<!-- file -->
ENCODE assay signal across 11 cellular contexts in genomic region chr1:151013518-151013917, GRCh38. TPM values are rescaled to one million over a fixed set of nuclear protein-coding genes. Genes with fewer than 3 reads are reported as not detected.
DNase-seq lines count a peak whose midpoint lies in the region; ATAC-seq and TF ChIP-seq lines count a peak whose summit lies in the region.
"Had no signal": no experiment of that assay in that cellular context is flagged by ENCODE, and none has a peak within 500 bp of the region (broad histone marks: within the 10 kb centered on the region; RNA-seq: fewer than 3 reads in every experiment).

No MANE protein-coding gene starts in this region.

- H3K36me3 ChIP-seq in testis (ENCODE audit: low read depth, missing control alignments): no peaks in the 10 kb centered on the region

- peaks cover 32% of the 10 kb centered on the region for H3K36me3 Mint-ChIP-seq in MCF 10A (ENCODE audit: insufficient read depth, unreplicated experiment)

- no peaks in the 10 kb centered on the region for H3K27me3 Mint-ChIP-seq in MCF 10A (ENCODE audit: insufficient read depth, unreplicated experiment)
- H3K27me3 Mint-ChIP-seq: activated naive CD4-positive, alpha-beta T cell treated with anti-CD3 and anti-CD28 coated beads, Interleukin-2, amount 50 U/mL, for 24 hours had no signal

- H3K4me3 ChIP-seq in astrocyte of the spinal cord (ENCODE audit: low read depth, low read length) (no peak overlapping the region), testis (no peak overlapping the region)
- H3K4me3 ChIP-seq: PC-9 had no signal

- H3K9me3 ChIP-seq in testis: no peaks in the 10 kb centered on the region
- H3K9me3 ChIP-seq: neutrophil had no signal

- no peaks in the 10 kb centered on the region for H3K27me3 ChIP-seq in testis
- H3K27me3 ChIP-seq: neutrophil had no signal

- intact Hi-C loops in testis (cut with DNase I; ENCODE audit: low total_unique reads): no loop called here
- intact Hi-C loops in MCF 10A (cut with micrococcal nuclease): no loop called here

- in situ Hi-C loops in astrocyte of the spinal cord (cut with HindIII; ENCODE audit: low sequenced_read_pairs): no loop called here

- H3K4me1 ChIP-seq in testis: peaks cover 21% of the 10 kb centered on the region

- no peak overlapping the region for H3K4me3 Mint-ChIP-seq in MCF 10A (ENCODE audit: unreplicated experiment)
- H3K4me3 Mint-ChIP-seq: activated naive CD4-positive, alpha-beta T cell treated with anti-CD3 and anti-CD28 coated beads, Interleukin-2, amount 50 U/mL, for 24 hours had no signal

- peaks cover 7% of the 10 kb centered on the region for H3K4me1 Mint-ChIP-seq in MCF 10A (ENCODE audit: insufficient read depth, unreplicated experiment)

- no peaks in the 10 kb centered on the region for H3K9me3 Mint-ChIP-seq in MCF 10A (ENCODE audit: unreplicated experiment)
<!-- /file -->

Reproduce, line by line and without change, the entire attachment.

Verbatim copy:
ENCODE assay signal across 11 cellular contexts in genomic region chr1:151013518-151013917, GRCh38. TPM values are rescaled to one million over a fixed set of nuclear protein-coding genes. Genes with fewer than 3 reads are reported as not detected.
DNase-seq lines count a peak whose midpoint lies in the region; ATAC-seq and TF ChIP-seq lines count a peak whose summit lies in the region.
"Had no signal": no experiment of that assay in that cellular context is flagged by ENCODE, and none has a peak within 500 bp of the region (broad histone marks: within the 10 kb centered on the region; RNA-seq: fewer than 3 reads in every experiment).

No MANE protein-coding gene starts in this region.

- H3K36me3 ChIP-seq in testis (ENCODE audit: low read depth, missing control alignments): no peaks in the 10 kb centered on the region

- peaks cover 32% of the 10 kb centered on the region for H3K36me3 Mint-ChIP-seq in MCF 10A (ENCODE audit: insufficient read depth, unreplicated experiment)

- no peaks in the 10 kb centered on the region for H3K27me3 Mint-ChIP-seq in MCF 10A (ENCODE audit: insufficient read depth, unreplicated experiment)
- H3K27me3 Mint-ChIP-seq: activated naive CD4-positive, alpha-beta T cell treated with anti-CD3 and anti-CD28 coated beads, Interleukin-2, amount 50 U/mL, for 24 hours had no signal

- H3K4me3 ChIP-seq in astrocyte of the spinal cord (ENCODE audit: low read depth, low read length) (no peak overlapping the region), testis (no peak overlapping the region)
- H3K4me3 ChIP-seq: PC-9 had no signal

- H3K9me3 ChIP-seq in testis: no peaks in the 10 kb centered on the region
- H3K9me3 ChIP-seq: neutrophil had no signal

- no peaks in the 10 kb centered on the region for H3K27me3 ChIP-seq in testis
- H3K27me3 ChIP-seq: neutrophil had no signal

- intact Hi-C loops in testis (cut with DNase I; ENCODE audit: low total_unique reads): no loop called here
- intact Hi-C loops in MCF 10A (cut with micrococcal nuclease): no loop called here

- in situ Hi-C loops in astrocyte of the spinal cord (cut with HindIII; ENCODE audit: low sequenced_read_pairs): no loop called here

- H3K4me1 ChIP-seq in testis: peaks cover 21% of the 10 kb centered on the region

- no peak overlapping the region for H3K4me3 Mint-ChIP-seq in MCF 10A (ENCODE audit: unreplicated experiment)
- H3K4me3 Mint-ChIP-seq: activated naive CD4-positive, alpha-beta T cell treated with anti-CD3 and anti-CD28 coated beads, Interleukin-2, amount 50 U/mL, for 24 hours had no signal

- peaks cover 7% of the 10 kb centered on the region for H3K4me1 Mint-ChIP-seq in MCF 10A (ENCODE audit: insufficient read depth, unreplicated experiment)

- no peaks in the 10 kb centered on the region for H3K9me3 Mint-ChIP-seq in MCF 10A (ENCODE audit: unreplicated experiment)